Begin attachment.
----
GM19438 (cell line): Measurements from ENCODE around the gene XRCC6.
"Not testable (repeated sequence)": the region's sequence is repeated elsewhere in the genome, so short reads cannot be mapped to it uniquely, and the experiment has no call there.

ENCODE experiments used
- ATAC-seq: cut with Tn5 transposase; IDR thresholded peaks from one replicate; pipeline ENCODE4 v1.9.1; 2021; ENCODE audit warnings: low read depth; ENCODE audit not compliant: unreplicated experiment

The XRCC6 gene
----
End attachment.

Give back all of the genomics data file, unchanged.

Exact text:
GM19438 (cell line): Measurements from ENCODE around the gene XRCC6.
"Not testable (repeated sequence)": the region's sequence is repeated elsewhere in the genome, so short reads cannot be mapped to it uniquely, and the experiment has no call there.

ENCODE experiments used
- ATAC-seq: cut with Tn5 transposase; IDR thresholded peaks from one replicate; pipeline ENCODE4 v1.9.1; 2021; ENCODE audit warnings: low read depth; ENCODE audit not compliant: unreplicated experiment

The XRCC6 gene